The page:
The problem with “critics” is that they’ve got lots of opinions … but don’t usually contribute anything productive (other than their verbosity) to the discussion. The problem with gamification is that it has become so popular so fast that critics are lining up to take a swipe and feel good about themselves.
Margaret Robinson’s article from 2010 on gamification goes down the same road as many other critics, including Bogost’s scathing attack (mentioned in the previous post). Robinson is determined that gamification focuses on the least important part of the game. She, like Bogost, says that badges and progress points aren’t intrinsic to the game at all.
But she’s wrong … they are important. Gamification isn’t about the game itself. Gamification is about how a game layer (game elements) can be used as motivators. If we look directly at games we can confidently say that games have motivators. One motivation is to win, to be the best. That motivation is represented by a scoreboard (leader boards can be used as a gamifying technique). If there’s no score or no winner, then many will find the game to be less fun.
Let’s make it more clear through an example. I’m a bit of a poker player. I enjoy poker and I play it when I can. It’s possible to play poker without money and without talking to the other players. But doing so would take away most of the fun … it would take away the motivation to play. See, that’s an intrinsic part of gaming. Sometimes the game itself is not that interesting, but socialising and gambling add to the enjoyment. I play poker so that I can experience the adrenaline rush of winning a big hand and, at the same time, talking with friends over a few beers.
Sometimes the game is just a tool. The mechanics of the game are not that important. This is what gamification represents. If we add a game layer to other tasks then we add a motivation. Gamification includes rewards, and it also includes socialising.
More criticism. This time targeted at gaming guru Jane McGonigal. Through her Tedx talk, McGonigal talks about her heal and some experiences relating to that. Particularly she relates how she used gamification and roleplaying to help her recovery.
Heather Chaplin, the author of the piece, says that games aren’t that fun and “gaming” isn’t for everyone. This is another common criticism of gaming and gamification – it isn’t a one-size-fits-all solution.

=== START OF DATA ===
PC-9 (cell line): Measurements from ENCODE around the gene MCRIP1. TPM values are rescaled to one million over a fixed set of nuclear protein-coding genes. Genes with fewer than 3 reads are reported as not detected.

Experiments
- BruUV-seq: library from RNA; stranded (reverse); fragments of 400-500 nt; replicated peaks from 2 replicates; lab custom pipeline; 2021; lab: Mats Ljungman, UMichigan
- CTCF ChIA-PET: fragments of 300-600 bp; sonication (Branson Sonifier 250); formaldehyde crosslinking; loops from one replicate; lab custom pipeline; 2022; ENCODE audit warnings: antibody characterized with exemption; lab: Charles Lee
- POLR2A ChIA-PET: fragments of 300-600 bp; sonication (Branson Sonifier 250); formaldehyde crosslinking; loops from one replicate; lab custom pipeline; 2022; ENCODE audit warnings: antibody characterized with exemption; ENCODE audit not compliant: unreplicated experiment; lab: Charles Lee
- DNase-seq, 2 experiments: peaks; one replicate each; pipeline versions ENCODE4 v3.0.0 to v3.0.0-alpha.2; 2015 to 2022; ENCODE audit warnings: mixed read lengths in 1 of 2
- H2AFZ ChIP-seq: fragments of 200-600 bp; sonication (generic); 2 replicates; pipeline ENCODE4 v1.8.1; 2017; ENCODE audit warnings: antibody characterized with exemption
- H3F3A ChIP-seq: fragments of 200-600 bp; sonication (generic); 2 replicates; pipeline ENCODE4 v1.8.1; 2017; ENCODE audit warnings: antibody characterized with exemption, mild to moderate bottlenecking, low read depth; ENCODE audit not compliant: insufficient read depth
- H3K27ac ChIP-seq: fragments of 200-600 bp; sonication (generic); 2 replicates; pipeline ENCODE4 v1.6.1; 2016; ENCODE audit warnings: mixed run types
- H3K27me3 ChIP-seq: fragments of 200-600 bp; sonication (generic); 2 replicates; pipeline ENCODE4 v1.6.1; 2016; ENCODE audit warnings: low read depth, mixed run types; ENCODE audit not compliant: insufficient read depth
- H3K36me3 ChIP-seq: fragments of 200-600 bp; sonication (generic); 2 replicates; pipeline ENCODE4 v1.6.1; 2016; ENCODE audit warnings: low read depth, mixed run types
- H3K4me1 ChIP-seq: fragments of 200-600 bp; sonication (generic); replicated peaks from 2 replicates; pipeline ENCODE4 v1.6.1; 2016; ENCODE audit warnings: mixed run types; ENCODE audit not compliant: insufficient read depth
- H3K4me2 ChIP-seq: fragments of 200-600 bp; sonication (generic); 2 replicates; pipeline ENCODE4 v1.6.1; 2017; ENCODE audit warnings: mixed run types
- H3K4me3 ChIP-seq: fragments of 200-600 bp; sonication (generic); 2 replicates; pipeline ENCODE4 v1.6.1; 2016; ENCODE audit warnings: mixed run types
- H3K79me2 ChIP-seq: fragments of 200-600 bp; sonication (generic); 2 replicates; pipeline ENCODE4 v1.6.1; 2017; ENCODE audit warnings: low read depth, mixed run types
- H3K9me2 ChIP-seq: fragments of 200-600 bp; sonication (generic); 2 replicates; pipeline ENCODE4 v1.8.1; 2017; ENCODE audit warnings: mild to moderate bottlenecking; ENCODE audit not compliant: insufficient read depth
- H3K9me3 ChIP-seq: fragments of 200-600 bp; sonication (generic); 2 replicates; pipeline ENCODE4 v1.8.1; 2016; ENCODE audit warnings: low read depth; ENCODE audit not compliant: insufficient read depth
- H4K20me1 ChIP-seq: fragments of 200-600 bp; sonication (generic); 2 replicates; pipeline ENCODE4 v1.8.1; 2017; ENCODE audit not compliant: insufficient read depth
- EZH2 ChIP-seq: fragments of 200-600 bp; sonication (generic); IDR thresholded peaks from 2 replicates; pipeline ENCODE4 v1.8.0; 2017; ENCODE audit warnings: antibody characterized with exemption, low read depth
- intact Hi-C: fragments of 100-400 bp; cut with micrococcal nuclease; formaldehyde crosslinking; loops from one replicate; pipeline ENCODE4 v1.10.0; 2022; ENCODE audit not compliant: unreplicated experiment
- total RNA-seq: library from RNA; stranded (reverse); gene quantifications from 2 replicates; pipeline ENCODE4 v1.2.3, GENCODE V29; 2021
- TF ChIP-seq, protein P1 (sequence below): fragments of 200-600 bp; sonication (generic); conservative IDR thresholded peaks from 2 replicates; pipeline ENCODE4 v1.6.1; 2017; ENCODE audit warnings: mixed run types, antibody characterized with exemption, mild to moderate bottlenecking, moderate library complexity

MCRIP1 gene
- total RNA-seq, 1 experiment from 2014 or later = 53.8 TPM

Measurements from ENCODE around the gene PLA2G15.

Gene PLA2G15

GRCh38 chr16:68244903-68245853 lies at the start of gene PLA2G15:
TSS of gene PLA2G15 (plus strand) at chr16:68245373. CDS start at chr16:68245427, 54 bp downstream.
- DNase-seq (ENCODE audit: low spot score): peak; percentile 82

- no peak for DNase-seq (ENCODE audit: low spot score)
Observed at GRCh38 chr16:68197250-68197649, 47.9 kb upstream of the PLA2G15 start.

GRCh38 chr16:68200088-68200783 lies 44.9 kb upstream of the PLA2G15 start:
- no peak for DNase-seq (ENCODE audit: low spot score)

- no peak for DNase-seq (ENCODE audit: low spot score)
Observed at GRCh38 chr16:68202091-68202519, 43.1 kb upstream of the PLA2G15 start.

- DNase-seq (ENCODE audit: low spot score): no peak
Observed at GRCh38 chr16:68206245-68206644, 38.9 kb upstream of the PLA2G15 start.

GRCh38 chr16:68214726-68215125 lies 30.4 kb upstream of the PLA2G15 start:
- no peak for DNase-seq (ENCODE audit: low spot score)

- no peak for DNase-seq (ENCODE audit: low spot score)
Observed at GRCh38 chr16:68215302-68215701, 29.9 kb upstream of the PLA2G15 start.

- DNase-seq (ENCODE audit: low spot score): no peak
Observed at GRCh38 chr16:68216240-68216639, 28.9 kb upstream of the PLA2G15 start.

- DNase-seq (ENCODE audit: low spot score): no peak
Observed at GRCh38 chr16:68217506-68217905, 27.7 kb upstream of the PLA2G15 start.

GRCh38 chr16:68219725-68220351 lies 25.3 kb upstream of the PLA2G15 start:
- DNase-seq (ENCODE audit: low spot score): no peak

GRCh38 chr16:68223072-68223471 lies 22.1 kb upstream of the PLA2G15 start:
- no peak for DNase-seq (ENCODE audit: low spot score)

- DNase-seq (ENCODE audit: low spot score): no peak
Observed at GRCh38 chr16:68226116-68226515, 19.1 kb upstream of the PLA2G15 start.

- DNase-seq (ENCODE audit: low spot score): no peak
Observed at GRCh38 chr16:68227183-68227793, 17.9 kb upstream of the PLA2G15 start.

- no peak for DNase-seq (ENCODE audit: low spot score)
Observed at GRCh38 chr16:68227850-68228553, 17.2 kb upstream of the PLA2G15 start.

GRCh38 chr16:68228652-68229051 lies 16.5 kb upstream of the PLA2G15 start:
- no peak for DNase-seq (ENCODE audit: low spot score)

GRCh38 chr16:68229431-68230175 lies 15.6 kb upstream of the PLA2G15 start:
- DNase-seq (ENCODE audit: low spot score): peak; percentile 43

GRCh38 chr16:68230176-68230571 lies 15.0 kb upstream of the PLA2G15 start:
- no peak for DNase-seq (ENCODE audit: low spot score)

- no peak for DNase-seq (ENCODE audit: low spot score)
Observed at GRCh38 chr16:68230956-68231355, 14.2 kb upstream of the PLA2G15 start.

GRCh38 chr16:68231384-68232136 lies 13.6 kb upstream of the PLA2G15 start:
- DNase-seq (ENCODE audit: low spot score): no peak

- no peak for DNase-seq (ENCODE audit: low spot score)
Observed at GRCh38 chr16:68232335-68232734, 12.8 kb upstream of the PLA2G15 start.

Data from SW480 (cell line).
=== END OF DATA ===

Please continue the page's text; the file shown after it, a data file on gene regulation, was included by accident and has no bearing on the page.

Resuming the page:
Well, no … of course not! Nobody who is a proponent of gamification is saying such a thing.
The truth is that we all DO play games. We play various games in our daily lives. Some people play cards, some collect coupons or air miles. Some play sport and others play tetris on their smartphone. Everyone plays games … but not everyone plays the same type of game. That’s not the same as saying not everyone finds games appealing, which is a falsehood.
Gamification covers this problem too by acknowledging multiple approaches to motivating people to play. Level up systems, for example, are a combination of small (like an incremental number) and big (like a major “level”). This is important because some people are motivated by different goals. Some people like to see the incremental gains (immediate, short term goals) and others prefer the larger gains (long term goals). Both work together to motivate. The same with leaderboards – global leaderboards motivate those who wish to be the best. Social leaderboards motivate people who want to try and beat their friends. Some people are motivated by certain badges. Others are motivated by completely different goals or achievements such as social status.
A great “real world” example is scouts. Scouts get badges for proving that they have a certain skill. Once they demonstrate a skill they get a patch or badge. The badges give a scout status in the community (global leaderboard) and amongst their friends (social leaderboard). When the scout gets a certain number of badges they can get a promotion (level up).
All of these ideas are older than the internet and computers. Gamification isn’t creating something new, it’s just identifying systems and motivational strategies that have been around for centuries.
The main criticisms of gamification is that it doesn’t focus on the most important part of the game (ie the actual game) and that games don’t appeal to everyone.
Complete rubbish! The game and the rewards for playing are equally important. Everyone is motivated by different rewards, so gamification is a multi-faceted approach which acknowledges such. Finally, whether critics want to admit it or not, everyone DOES play games. Grandma may not play shooter games like Call Of Duty, but she does collect the supermarket discount stamps (that’s a game) and she does play bridge on Thursdays (another game). She doesn’t collect stamps because she thinks its fun (it’s not fun at all). She collects the stamps because there’s a reward (free stuff). She doesn’t play bridge because she enjoys the technicalities and math involved in the game. She plays because she can chat with her friends and is motivated to beat them (and win status as a good player).
See, gamification is everywhere.
It’s too easy to criticise something because it’s popular. It’s much harder to take a more measured approach to understanding that gamification offers real potential in education. Games and gamification are valid tools for motivating people to participate and learn … it’s sad that we still have to fight this war over justifying the place of gaming in our culture.